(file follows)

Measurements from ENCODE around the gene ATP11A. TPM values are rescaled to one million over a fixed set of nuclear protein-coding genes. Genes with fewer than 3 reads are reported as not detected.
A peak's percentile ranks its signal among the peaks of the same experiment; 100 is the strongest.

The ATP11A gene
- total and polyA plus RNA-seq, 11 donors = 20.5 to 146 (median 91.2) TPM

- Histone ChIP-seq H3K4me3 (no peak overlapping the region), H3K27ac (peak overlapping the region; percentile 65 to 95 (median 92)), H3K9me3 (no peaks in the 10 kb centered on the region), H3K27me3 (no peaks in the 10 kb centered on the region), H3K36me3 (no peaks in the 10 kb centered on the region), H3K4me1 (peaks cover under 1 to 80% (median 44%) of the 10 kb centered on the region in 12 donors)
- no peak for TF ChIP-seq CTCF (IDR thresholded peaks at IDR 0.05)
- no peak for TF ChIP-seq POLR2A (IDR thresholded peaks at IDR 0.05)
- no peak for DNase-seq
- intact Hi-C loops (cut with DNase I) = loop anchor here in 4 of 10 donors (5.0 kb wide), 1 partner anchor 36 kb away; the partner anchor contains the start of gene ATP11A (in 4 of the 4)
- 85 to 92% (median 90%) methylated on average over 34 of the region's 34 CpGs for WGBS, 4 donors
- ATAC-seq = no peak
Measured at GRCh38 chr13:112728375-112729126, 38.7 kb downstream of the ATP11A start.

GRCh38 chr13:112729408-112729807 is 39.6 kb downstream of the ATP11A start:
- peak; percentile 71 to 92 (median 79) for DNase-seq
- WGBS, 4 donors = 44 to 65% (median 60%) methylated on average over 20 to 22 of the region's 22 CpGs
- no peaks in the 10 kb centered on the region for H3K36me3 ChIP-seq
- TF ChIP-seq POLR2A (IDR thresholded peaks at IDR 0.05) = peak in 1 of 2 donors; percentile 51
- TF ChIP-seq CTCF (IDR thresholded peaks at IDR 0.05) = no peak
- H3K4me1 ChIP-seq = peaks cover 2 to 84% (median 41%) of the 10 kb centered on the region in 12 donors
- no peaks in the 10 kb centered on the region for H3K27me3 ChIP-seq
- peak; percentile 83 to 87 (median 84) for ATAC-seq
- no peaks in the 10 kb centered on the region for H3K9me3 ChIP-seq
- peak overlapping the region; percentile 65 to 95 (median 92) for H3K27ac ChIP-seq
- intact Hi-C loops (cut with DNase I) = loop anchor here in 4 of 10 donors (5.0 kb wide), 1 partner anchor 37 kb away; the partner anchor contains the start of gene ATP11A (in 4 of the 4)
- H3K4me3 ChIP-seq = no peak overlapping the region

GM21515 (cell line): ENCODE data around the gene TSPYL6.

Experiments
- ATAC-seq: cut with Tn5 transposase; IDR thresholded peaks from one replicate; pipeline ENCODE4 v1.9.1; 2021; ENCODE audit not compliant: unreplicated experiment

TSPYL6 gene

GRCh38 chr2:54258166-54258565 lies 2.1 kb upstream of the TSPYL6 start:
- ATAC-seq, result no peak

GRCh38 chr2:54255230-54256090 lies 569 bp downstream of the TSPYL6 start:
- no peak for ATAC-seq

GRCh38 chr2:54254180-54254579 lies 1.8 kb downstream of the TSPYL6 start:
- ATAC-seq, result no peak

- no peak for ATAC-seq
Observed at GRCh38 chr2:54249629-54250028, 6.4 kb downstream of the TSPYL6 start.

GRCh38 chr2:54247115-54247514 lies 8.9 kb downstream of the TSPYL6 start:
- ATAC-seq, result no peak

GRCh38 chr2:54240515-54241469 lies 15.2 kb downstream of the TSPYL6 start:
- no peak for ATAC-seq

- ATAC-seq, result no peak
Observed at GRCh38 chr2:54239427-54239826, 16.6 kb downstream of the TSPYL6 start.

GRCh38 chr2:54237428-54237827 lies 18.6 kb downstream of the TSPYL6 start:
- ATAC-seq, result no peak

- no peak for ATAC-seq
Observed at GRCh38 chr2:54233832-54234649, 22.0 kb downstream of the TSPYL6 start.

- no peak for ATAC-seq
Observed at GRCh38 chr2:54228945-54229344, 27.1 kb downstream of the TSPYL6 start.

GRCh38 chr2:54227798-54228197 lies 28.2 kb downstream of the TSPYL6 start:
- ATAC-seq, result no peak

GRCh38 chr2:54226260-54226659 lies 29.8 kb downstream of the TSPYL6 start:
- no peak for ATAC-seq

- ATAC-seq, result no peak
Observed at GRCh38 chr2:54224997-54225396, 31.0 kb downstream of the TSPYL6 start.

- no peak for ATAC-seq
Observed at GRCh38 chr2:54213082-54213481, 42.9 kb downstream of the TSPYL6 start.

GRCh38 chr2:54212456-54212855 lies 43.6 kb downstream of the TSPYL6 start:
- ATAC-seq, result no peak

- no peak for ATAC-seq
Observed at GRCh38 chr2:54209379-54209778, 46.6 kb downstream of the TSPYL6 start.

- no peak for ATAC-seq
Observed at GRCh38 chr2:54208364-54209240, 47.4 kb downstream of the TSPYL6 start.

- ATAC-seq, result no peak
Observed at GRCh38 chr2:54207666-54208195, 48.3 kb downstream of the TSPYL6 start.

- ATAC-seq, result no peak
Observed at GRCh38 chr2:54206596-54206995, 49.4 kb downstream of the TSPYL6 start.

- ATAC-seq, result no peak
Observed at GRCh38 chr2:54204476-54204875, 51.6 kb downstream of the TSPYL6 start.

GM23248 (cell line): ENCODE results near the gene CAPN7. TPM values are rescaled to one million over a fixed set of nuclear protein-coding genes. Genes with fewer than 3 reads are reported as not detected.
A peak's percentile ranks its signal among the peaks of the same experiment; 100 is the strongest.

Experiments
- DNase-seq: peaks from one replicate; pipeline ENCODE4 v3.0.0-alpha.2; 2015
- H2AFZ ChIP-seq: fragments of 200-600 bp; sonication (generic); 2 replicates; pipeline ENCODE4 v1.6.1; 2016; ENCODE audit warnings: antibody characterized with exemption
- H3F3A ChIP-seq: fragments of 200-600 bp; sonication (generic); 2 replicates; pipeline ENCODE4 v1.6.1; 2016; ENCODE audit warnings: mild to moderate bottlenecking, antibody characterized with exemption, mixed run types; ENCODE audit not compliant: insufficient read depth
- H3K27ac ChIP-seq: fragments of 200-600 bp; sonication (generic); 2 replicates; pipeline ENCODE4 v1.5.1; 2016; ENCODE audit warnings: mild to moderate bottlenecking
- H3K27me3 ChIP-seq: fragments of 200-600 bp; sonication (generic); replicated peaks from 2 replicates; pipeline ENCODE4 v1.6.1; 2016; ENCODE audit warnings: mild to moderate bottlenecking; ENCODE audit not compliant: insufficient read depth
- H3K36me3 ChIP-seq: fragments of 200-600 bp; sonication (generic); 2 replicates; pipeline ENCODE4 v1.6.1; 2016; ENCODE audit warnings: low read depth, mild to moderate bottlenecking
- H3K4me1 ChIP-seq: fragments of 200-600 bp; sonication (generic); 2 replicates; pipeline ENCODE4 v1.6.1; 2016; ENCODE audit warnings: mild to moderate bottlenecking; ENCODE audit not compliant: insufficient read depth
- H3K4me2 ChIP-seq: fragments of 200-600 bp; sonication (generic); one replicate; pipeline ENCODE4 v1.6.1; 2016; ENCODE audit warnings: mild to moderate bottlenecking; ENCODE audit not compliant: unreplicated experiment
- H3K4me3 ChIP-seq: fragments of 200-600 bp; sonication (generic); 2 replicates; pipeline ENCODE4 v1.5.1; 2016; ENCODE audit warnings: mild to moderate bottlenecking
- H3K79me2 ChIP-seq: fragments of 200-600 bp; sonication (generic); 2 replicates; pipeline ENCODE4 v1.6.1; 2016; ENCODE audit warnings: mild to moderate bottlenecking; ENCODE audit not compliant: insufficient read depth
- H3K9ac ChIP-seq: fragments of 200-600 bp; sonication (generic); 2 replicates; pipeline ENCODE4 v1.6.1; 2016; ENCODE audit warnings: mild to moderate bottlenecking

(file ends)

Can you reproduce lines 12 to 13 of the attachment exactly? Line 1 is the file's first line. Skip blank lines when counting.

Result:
Measured at GRCh38 chr13:112728375-112729126, 38.7 kb downstream of the ATP11A start.

GRCh38 chr13:112729408-112729807 is 39.6 kb downstream of the ATP11A start: